Embattled directors of the Kenya Tea Development Agency (KTDA) may have one last business to execute before their exit.
That last act is taking a loan of up to Sh1.7 billion from two commercial banks.
The news that the ‘outgoing’ directors of KTDA are shopping for a credit facility is said to have raised fears amid the pending directorship changes at the entity.
Sources in the banking sector told Weekend in Business that, unlike other times, the management of KTDA had not specified where these funds will be used.
KTDA through one of their officials, who, however, spoke on condition of anonymity, dismissed these fears, insisting that business has to continue even as elections go on.
“The fact is that business has to continue at any given time. In any case, there is a Court order barring the elections. So whatever elections are happening, they are in contravention of the court orders that exist,” said the source.
He, however, could not reveal the exact amount being borrowed nor the projects that will be funded using the loan.
A source in one of the banks that had been approached to give the facility said that KTDA had been shopping for the loan from at least four banks, with some of the lenders turning down their request for fear of a backlash should management change.
“The timing is a bit curious because elections are going on. We are responsible bankers ourselves. We demand to see projects.
"We will demand to see where they are taking the money, although they have the ability to borrow, we still demand basic prudence,” said the source.
By end of June 2020, KTDA’s outstanding loans were Sh5.64 billion, an increase from Sh4.45 billion in the previous financial year.
A good chunk of the cash is short-term financing that the authority guarantees its subsidiaries. And while KTDA regularly takes loans to finance various projects such as buying fertiliser, the timing of the current loan is suspect, given that it is being taken during a transition period.
Cabinet Secretary for Agriculture Peter Munya, said he was not aware of the loan. “I am not aware but I would not be surprised. Impunity is their other name,” he said.
Some lenders are afraid that giving the loan may come to haunt them should a new team come in. “Because you understand the context of the whole situation about transition happening… you can’t ignore that and somebody comes to borrow Sh1.7 billion,” said the source.
KTDA insisted there is nothing wrong with taking loans. “We take a lot of short-term loans to finance a lot of things. Like the fertiliser that we are supplying to farmers. We normally get financing for it. For us, getting loans is not news.”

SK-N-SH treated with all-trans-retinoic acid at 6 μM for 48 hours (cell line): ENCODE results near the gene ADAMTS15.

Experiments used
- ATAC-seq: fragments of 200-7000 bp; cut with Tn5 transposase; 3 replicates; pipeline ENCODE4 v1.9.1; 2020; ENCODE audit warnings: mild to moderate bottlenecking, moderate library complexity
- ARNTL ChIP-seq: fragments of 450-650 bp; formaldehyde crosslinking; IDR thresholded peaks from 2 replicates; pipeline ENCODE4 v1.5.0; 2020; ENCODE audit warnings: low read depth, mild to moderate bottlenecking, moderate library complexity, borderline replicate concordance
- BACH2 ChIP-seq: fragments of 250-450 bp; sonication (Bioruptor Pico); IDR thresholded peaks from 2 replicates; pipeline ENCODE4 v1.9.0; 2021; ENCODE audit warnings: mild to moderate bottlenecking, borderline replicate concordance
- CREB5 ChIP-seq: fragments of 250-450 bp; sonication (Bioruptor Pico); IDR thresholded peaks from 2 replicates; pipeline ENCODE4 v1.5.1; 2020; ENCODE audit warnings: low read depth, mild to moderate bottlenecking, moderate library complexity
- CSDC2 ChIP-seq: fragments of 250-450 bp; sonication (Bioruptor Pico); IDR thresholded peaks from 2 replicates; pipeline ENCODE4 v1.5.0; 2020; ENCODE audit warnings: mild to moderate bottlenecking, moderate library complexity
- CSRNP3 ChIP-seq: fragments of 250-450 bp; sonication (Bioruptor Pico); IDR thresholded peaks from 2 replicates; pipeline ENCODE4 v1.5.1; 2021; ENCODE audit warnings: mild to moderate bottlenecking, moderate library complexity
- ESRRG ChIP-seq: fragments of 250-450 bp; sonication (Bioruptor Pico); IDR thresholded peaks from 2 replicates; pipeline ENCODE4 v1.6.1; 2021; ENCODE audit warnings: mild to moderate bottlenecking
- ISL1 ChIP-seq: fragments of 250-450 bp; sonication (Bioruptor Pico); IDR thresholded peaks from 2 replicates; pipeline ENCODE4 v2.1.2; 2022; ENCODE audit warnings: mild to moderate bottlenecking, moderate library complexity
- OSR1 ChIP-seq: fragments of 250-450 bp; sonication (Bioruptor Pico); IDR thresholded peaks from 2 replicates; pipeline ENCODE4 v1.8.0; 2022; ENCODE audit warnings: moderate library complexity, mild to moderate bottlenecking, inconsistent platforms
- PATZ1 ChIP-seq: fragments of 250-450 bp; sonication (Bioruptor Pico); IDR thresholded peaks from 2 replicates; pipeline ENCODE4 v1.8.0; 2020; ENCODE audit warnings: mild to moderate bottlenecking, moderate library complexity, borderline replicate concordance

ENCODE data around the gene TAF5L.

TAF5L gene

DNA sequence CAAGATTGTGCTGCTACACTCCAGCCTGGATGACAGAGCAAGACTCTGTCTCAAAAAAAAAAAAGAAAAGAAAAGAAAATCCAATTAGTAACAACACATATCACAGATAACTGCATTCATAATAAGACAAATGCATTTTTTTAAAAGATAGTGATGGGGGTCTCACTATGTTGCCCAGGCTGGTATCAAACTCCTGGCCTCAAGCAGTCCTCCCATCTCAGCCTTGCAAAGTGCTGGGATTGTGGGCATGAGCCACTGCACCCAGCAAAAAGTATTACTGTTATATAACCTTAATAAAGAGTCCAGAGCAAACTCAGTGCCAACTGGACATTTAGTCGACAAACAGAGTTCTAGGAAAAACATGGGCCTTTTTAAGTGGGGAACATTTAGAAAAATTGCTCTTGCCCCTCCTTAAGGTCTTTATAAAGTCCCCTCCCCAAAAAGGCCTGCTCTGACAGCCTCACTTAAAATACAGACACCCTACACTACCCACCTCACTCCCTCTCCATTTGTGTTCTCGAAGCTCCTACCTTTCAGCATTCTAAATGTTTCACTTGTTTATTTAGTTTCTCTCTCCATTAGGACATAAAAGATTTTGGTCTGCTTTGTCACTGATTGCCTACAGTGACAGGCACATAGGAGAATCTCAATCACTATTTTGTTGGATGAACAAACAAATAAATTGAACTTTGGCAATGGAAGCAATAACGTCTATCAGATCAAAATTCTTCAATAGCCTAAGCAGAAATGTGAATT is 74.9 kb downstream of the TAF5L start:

On Friday, police officers raided KTDA offices in Nairobi with what they said was an order from a Magistrate’s Court.
“The officers have held KTDA staff and barricaded them on the respective floors. The building's entry and exits have been blocked denying employees their constitutional freedoms,” said KTDA in a statement sent to newsrooms.
It all started early last year when President Uhuru Kenyatta directed the Ministry of Agriculture to institute changes in the governance of KTDA, following an outcry from tea farmers that they were being short-changed.
In his address to the nation last year, President Kenyatta decried the low tea prices, delayed payments, low initial payment by KTDA and fluctuations in net income of tea farmers.
He said the operational and governance challenges at KTDA had denied tea farmers maximum returns on their produce.
He cited conflict of interest by directors and lack of clarity in the declaration of dividends by subsidiary companies as some of the major challenges.
“Empirical evidence abounds; as a result of poor corporate governance, farmers who would be earning about Sh91 per kilo for their tea, are currently earning about Sh41 with Sh50 per kilo going to brokers and middlemen,” said President Kenyatta.
“It is clear the governance of KTDA and entire marketing of tea will require to be restructured if we are to assure our tea farmers get more revenue from their tea sales.”
On March 12, 2020, the Uhuru issued an Executive Order directing the Tea Board of Kenya to conduct elections in all KTDA tea factories within 60 days. But KTDA bosses moved to court and obtained an injunction stopping the polls.